The study, led by Ulrike WIlienger at the Medical University of Vienna, recently surveyed a mixture of 156 men and women of different backgrounds and ages. The report, published in the Cognitive Process journal, concluded that those with a dark sense of humour had higher IQs.
Participants being studied were given verbal and non-verbal IQ tests and were asked general questions about their mood and aggression levels.
Once the tests were over, researchers asked the group to evaluate satirical cartoons taken from The Black Book by German cartoonist Uli Stein. They were required to rate their enjoyment of 12 bleak scenarios.
One of the cartoons included two people at a morgue, with a physician lifting a body sheet; in the text, a woman says, "Sure, that's my husband – anyway, which washing powder did you use to get that so white?"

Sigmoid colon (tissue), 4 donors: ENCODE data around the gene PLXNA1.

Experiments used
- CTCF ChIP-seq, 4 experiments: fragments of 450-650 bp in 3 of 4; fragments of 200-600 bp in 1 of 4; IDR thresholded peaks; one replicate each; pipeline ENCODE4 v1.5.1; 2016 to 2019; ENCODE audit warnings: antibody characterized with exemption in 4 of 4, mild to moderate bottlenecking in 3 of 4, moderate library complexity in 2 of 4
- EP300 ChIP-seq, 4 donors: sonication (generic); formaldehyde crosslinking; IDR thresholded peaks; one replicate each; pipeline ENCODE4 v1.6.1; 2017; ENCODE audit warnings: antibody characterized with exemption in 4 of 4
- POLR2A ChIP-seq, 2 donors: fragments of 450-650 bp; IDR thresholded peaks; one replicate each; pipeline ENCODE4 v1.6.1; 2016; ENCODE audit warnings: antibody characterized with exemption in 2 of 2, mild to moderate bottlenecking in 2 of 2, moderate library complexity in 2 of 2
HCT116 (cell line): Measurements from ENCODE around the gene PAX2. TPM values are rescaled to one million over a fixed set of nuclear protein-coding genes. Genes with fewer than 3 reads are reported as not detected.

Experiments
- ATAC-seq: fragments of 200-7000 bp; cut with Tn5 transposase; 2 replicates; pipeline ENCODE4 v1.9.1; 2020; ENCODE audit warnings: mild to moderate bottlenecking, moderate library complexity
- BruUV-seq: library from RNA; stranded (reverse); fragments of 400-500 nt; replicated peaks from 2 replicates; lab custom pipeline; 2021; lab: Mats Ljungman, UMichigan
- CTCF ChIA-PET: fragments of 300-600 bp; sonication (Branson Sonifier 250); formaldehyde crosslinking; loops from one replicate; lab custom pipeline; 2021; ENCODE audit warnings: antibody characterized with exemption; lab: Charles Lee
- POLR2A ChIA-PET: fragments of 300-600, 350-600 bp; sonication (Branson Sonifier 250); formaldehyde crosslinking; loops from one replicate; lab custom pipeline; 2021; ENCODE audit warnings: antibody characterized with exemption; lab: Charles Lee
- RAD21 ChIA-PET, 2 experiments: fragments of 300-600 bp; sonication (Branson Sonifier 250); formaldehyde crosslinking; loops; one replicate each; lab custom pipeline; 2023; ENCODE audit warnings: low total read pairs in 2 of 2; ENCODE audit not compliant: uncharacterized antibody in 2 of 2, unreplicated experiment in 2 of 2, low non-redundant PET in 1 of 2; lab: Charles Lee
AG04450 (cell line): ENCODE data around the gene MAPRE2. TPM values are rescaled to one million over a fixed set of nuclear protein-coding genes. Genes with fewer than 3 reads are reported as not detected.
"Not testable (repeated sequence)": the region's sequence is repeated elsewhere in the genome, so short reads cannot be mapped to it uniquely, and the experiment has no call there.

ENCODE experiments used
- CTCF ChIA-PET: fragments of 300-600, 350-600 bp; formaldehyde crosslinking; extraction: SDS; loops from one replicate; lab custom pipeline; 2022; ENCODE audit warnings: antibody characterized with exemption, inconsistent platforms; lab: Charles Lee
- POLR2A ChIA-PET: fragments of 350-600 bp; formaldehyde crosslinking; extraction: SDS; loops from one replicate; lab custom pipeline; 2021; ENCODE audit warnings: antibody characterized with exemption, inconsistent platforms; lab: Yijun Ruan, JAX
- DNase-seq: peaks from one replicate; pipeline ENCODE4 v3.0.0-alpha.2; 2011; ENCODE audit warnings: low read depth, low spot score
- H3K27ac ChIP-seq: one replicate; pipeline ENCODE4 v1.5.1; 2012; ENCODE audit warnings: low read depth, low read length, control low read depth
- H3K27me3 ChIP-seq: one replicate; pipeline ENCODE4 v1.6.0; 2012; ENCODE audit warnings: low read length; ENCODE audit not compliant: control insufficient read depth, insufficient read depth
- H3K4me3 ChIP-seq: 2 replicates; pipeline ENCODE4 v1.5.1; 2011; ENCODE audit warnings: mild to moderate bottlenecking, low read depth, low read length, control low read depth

The British Psychological Society Research Digest blog found that the study revealed three types of people, those with 'sicker' senses of humour scored the highest in the tests and were better educated; they were also less aggressive.
Those who didn't find the cartoons entertaining scored lower on the IQ test and had higher aggression levels.
The research report read: "The most surprising result is that subjects which show the highest values with respect to black humour preference and comprehension show high values with respect to intelligence, have higher education levels and show lowest values regarding mood disturbance and aggression."